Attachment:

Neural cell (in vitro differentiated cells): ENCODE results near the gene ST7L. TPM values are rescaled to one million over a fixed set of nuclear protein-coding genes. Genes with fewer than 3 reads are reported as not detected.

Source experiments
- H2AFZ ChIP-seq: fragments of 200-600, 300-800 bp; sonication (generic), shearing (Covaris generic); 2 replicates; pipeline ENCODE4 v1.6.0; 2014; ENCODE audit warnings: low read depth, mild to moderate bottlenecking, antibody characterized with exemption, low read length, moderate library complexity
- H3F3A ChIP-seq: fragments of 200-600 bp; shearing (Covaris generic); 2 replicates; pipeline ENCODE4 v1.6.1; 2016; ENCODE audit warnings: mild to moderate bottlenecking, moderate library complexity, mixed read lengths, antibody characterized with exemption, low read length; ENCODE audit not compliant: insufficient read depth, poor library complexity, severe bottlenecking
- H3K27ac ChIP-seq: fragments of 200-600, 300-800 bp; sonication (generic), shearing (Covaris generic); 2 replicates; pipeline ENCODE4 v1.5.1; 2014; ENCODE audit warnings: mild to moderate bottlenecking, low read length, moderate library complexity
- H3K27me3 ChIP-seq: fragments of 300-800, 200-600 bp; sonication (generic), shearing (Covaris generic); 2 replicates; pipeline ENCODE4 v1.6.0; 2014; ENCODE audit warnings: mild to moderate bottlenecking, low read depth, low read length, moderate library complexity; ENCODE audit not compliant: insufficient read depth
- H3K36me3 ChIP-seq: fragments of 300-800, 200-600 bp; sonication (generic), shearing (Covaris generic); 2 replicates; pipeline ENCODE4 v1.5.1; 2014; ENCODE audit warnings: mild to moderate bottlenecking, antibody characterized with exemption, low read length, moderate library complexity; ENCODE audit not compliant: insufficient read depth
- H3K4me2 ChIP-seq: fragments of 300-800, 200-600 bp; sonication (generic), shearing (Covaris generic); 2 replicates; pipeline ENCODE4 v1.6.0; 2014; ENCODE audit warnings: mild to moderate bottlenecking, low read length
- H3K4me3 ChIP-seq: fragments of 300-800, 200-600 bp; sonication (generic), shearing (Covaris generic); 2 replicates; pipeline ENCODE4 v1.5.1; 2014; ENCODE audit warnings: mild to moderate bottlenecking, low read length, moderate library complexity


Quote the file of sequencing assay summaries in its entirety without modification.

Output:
Neural cell (in vitro differentiated cells): ENCODE results near the gene ST7L. TPM values are rescaled to one million over a fixed set of nuclear protein-coding genes. Genes with fewer than 3 reads are reported as not detected.

Source experiments
- H2AFZ ChIP-seq: fragments of 200-600, 300-800 bp; sonication (generic), shearing (Covaris generic); 2 replicates; pipeline ENCODE4 v1.6.0; 2014; ENCODE audit warnings: low read depth, mild to moderate bottlenecking, antibody characterized with exemption, low read length, moderate library complexity
- H3F3A ChIP-seq: fragments of 200-600 bp; shearing (Covaris generic); 2 replicates; pipeline ENCODE4 v1.6.1; 2016; ENCODE audit warnings: mild to moderate bottlenecking, moderate library complexity, mixed read lengths, antibody characterized with exemption, low read length; ENCODE audit not compliant: insufficient read depth, poor library complexity, severe bottlenecking
- H3K27ac ChIP-seq: fragments of 200-600, 300-800 bp; sonication (generic), shearing (Covaris generic); 2 replicates; pipeline ENCODE4 v1.5.1; 2014; ENCODE audit warnings: mild to moderate bottlenecking, low read length, moderate library complexity
- H3K27me3 ChIP-seq: fragments of 300-800, 200-600 bp; sonication (generic), shearing (Covaris generic); 2 replicates; pipeline ENCODE4 v1.6.0; 2014; ENCODE audit warnings: mild to moderate bottlenecking, low read depth, low read length, moderate library complexity; ENCODE audit not compliant: insufficient read depth
- H3K36me3 ChIP-seq: fragments of 300-800, 200-600 bp; sonication (generic), shearing (Covaris generic); 2 replicates; pipeline ENCODE4 v1.5.1; 2014; ENCODE audit warnings: mild to moderate bottlenecking, antibody characterized with exemption, low read length, moderate library complexity; ENCODE audit not compliant: insufficient read depth
- H3K4me2 ChIP-seq: fragments of 300-800, 200-600 bp; sonication (generic), shearing (Covaris generic); 2 replicates; pipeline ENCODE4 v1.6.0; 2014; ENCODE audit warnings: mild to moderate bottlenecking, low read length
- H3K4me3 ChIP-seq: fragments of 300-800, 200-600 bp; sonication (generic), shearing (Covaris generic); 2 replicates; pipeline ENCODE4 v1.5.1; 2014; ENCODE audit warnings: mild to moderate bottlenecking, low read length, moderate library complexity